Suitable menthol includes all possible stereoisomers and isomer mixtures, including any combination of the eight possible stereoisomers of menthol. Thus, suitable menthol includes, for example, l-menthol, d-menthol, dl-menthol (i.e., a racemic mixture of l-menthol and d-menthol), isomers of neomenthol, isomenthol, or neoisomenthol, or mixtures thereof. Because it provides menthyl glutarate having excellent physiological cooling properties, l-menthol is particularly preferred. The purity level of the menthol is generally not considered critical.
Glutaric acid suitable for use can be obtained commercially. It can also be synthesized by many routes starting from, for instance, γ-butyrolactone, dihydropyran, cyclopentene, glutaraldehyde, or other raw materials (see Organic Syntheses. Coll. Vol. 4, (1963) 496 and references cited therein). The purity level of the glutaric acid is generally not considered critical.
Menthol and glutaric acid are reacted under conditions effective to produce a mixture comprising 60 to 70 wt. % of monomenthyl glutarate and 30 to 40 wt. % of dimenthyl glutarate. Such mixtures are marketed commercially, but they are difficult to make directly by known methods. Normally, the components (MMG, DMG) are made separately and then combined in the desired proportion. Surprisingly, we found that conditions valuable for making product mixtures having 60-70 wt. % MMG and 30-40 wt. % DMG utilize an excess of glutaric acid.
The target mixtures have weight ratios (MMG/DMG) ranging from 1.500 (60:40 weight ratio) to 2.333 (70:30 weight ratio), with a midpoint at 1.857 (65:35 weight ratio). These correspond to molar ratios ranging from 2.267 to 3.526 (midpoint: 2.807). Each molecule of MMG or DMG binds one molecule of glutaric acid. MMG binds one molecule of menthol, but DMG binds two molecules of menthol. A simple calculation shows that the molar midpoint ratio for MMG/DMG of 2.807 corresponds to a molar ratio of the bound glutaric acid/menthol (GA/M) of 0.792, or a weight ratio GA/M=0.670:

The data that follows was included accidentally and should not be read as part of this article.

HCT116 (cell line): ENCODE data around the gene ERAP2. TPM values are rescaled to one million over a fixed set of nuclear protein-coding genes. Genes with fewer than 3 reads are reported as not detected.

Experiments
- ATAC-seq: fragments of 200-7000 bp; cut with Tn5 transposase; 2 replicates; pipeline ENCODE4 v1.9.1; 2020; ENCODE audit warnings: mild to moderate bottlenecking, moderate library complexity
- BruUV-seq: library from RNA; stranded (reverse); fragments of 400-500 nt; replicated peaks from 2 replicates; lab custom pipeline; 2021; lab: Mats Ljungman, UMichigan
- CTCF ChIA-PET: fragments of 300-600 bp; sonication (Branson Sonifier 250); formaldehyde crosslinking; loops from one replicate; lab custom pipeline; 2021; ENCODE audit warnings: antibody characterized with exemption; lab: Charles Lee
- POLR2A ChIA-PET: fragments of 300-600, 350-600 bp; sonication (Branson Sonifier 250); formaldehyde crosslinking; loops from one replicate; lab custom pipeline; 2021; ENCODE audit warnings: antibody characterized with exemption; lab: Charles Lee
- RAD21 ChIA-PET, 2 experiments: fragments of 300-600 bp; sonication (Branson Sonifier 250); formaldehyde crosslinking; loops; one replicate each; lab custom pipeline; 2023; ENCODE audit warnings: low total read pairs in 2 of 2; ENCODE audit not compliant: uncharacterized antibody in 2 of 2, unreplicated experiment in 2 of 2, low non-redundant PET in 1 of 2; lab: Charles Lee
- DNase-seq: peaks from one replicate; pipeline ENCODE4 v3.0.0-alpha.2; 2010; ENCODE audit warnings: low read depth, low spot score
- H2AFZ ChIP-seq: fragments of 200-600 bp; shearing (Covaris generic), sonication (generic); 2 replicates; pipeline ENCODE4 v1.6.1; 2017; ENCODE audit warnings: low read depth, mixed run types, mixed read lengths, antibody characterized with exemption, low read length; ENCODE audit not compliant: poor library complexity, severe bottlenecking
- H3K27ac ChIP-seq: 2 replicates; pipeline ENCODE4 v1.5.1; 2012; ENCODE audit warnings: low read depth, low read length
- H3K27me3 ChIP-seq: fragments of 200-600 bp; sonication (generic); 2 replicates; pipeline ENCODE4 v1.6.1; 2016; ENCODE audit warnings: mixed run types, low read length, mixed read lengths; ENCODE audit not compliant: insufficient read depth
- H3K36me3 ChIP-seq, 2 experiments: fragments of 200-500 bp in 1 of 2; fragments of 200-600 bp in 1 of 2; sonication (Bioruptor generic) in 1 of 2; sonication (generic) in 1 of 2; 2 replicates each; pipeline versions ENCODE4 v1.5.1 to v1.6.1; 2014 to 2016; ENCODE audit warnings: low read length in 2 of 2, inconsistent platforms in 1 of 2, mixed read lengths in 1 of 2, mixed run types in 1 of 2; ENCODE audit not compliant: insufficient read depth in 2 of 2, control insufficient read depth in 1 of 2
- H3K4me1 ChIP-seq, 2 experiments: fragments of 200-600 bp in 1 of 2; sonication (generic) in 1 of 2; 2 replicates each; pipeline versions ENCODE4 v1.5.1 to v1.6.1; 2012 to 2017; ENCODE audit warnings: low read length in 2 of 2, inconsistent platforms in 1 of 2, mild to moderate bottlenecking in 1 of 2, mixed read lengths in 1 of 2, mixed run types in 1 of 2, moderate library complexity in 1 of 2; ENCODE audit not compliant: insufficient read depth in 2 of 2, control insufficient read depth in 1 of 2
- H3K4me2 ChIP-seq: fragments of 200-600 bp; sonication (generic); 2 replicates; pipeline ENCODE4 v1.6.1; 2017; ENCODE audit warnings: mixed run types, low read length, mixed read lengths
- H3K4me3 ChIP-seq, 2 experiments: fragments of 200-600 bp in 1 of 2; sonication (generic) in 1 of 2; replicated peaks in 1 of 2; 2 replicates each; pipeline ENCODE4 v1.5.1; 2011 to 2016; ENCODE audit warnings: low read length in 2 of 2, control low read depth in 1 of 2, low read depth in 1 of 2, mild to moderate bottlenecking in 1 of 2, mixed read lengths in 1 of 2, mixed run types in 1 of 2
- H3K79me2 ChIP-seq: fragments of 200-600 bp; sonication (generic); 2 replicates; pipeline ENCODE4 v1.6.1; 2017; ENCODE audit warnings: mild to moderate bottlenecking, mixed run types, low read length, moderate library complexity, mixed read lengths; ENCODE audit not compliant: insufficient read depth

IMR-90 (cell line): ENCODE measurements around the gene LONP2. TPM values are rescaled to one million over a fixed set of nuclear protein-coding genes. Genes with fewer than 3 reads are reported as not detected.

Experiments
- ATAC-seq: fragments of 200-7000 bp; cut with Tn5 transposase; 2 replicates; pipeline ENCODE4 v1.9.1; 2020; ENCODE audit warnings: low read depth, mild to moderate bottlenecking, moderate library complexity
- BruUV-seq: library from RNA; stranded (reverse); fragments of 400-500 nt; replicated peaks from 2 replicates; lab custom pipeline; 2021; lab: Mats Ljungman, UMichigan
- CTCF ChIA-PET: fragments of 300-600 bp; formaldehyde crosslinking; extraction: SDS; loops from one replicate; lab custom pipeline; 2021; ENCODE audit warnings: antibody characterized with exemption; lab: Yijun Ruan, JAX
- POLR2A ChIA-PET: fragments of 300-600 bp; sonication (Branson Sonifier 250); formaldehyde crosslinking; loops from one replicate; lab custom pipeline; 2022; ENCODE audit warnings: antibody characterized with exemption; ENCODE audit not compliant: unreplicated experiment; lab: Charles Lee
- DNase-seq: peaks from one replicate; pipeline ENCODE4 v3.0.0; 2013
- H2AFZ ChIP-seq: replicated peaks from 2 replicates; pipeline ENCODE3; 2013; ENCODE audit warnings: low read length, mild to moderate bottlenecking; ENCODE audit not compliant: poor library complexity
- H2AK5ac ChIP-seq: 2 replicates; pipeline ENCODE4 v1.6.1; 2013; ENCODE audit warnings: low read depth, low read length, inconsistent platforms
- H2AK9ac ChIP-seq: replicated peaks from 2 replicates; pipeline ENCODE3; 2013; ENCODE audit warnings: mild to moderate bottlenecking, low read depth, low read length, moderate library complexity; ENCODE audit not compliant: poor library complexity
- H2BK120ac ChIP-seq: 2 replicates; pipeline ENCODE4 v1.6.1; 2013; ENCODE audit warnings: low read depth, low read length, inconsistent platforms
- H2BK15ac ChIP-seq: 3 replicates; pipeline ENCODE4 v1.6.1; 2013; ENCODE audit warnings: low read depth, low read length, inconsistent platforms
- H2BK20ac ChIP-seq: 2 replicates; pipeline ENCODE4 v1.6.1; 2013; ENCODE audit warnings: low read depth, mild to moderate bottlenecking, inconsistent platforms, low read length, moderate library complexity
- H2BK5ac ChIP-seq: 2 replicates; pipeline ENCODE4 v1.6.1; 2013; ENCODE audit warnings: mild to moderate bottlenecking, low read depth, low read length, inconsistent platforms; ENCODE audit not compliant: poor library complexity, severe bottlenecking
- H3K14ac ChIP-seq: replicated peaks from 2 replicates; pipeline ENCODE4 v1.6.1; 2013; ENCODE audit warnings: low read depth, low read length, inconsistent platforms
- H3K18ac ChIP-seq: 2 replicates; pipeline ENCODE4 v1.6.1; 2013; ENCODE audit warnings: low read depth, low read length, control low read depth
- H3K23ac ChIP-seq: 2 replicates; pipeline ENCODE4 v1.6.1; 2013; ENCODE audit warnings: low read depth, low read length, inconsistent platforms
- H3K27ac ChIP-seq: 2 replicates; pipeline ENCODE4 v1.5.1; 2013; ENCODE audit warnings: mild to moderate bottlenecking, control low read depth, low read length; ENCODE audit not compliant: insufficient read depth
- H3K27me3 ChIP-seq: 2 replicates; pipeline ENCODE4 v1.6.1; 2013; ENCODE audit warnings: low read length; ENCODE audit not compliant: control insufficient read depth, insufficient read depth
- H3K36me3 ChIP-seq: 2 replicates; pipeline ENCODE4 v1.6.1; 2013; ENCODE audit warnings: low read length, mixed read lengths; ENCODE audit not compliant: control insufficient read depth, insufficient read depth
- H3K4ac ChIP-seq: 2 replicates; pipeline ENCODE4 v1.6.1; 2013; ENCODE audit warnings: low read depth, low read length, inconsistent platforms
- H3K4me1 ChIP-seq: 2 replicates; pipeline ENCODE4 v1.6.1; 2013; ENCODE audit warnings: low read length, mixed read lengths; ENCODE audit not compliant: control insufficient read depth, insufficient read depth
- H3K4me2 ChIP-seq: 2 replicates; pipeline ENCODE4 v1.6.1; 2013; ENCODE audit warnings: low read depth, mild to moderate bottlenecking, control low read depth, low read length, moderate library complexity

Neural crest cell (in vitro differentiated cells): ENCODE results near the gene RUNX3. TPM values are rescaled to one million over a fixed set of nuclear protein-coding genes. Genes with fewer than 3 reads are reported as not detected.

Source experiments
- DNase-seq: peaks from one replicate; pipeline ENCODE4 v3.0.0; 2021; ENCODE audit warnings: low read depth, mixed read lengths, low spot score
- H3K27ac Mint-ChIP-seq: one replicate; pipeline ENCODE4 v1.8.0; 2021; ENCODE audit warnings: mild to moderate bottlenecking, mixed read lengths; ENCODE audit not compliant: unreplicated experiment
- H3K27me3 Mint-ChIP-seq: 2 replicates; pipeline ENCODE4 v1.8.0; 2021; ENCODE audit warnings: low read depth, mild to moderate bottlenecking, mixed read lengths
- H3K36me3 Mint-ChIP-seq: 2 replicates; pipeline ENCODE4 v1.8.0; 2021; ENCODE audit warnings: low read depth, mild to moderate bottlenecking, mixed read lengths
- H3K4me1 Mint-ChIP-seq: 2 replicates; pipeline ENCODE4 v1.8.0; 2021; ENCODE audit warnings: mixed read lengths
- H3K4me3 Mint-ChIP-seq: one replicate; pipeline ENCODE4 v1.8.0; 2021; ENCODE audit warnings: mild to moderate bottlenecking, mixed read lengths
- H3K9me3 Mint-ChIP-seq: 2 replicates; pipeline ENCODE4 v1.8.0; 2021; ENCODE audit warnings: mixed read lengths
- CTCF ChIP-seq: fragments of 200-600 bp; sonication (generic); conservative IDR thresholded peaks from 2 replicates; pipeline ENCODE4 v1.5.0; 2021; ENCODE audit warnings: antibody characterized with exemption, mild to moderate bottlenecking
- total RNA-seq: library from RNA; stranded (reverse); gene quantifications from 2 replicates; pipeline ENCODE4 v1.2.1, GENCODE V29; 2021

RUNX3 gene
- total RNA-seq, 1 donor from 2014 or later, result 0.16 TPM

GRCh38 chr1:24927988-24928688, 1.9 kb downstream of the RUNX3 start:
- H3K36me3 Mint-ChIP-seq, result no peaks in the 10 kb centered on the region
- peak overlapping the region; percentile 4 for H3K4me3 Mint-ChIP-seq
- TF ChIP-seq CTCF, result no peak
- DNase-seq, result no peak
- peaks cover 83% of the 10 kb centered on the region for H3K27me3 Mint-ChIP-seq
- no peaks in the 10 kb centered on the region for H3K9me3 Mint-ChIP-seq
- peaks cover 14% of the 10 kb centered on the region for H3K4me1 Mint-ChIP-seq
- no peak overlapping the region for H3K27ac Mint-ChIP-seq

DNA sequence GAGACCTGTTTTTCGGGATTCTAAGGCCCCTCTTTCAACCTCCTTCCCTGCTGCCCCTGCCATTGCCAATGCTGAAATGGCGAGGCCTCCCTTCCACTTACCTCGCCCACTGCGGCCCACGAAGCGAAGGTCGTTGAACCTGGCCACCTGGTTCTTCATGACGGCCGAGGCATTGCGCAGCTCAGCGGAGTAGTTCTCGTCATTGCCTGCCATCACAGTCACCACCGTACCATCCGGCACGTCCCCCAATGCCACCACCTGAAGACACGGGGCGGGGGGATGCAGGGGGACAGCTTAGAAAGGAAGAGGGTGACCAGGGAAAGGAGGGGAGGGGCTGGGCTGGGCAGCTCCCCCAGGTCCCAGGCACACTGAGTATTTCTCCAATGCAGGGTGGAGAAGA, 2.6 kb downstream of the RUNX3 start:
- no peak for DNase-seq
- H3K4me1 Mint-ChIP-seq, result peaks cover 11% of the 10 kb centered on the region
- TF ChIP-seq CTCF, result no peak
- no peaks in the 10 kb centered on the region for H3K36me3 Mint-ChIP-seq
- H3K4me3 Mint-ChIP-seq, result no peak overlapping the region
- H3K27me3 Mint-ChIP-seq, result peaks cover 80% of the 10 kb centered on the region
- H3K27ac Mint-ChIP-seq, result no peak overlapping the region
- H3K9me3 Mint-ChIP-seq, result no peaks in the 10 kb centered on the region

Thus, the moles of glutaric acid (GA) in the midpoint formulation are given by:
For moles of menthol (M) in the midpoint formulation:
Using similar calculations, the borderline molar ratios for MMG/DMG of 2.267 and 3.526 give, respectively, molar ratios of GA/M=0.766 and 0.819 and corresponding weight ratios of GA/M=0.648 and 0.692.
Based on these calculations, we predicted that esterification of glutaric acid with excess menthol in a weight ratio GA/M within this range (0.648 to 0.692), especially at the midpoint (0.670), would provide a product with an MMG/DMG weight ratio within the desired range of 1.500 to 2.333.
Our experiments, however, showed that at the calculated midpoint GA/M ratio, the final product contained MMG and DMG in a weight ratio 0.62, i.e., well outside the target range (see Table 1, Comparative Example 1).
Surprisingly, we found that the desired ratio MMG/DMG is obtained by direct esterification of glutaric acid with menthol when glutaric acid is used in excess. The best results—with the MMG/DMG ratios within the desired range of 1.500-2.333—are obtained with GA/M ratios respectively from about 1.05 to about 1.56, i.e., far from the calculated weight ratios for GA/M of 0.648 to 0.692. The results closest to the desired midpoint ratio MMG/DMG are obtained with starting material ratios GA/M from 1.17 to 1.40 (see Table 1).